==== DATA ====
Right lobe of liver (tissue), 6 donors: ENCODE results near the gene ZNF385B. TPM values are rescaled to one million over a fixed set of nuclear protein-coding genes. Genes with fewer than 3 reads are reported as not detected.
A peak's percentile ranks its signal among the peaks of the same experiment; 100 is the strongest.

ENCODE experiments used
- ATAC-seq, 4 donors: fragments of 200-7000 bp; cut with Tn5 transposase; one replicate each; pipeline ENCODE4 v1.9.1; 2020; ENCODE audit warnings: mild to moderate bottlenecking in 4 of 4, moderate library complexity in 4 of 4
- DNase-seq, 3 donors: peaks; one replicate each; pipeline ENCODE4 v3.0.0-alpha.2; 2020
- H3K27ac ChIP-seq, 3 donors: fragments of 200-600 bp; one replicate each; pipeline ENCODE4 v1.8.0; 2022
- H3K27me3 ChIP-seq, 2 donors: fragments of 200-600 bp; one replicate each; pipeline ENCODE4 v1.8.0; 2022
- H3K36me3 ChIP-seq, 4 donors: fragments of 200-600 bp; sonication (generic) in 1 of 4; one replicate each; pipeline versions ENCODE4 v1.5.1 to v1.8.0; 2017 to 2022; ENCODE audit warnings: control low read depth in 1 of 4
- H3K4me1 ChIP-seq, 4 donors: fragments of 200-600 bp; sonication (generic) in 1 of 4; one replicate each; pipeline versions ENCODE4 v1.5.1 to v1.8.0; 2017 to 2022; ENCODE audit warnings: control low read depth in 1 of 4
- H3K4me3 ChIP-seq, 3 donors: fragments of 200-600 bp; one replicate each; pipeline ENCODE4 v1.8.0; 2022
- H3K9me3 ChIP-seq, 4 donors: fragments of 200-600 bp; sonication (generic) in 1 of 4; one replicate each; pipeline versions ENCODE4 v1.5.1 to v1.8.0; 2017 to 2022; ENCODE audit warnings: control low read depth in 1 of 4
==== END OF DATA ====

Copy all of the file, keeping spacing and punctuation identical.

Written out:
Right lobe of liver (tissue), 6 donors: ENCODE results near the gene ZNF385B. TPM values are rescaled to one million over a fixed set of nuclear protein-coding genes. Genes with fewer than 3 reads are reported as not detected.
A peak's percentile ranks its signal among the peaks of the same experiment; 100 is the strongest.

ENCODE experiments used
- ATAC-seq, 4 donors: fragments of 200-7000 bp; cut with Tn5 transposase; one replicate each; pipeline ENCODE4 v1.9.1; 2020; ENCODE audit warnings: mild to moderate bottlenecking in 4 of 4, moderate library complexity in 4 of 4
- DNase-seq, 3 donors: peaks; one replicate each; pipeline ENCODE4 v3.0.0-alpha.2; 2020
- H3K27ac ChIP-seq, 3 donors: fragments of 200-600 bp; one replicate each; pipeline ENCODE4 v1.8.0; 2022
- H3K27me3 ChIP-seq, 2 donors: fragments of 200-600 bp; one replicate each; pipeline ENCODE4 v1.8.0; 2022
- H3K36me3 ChIP-seq, 4 donors: fragments of 200-600 bp; sonication (generic) in 1 of 4; one replicate each; pipeline versions ENCODE4 v1.5.1 to v1.8.0; 2017 to 2022; ENCODE audit warnings: control low read depth in 1 of 4
- H3K4me1 ChIP-seq, 4 donors: fragments of 200-600 bp; sonication (generic) in 1 of 4; one replicate each; pipeline versions ENCODE4 v1.5.1 to v1.8.0; 2017 to 2022; ENCODE audit warnings: control low read depth in 1 of 4
- H3K4me3 ChIP-seq, 3 donors: fragments of 200-600 bp; one replicate each; pipeline ENCODE4 v1.8.0; 2022
- H3K9me3 ChIP-seq, 4 donors: fragments of 200-600 bp; sonication (generic) in 1 of 4; one replicate each; pipeline versions ENCODE4 v1.5.1 to v1.8.0; 2017 to 2022; ENCODE audit warnings: control low read depth in 1 of 4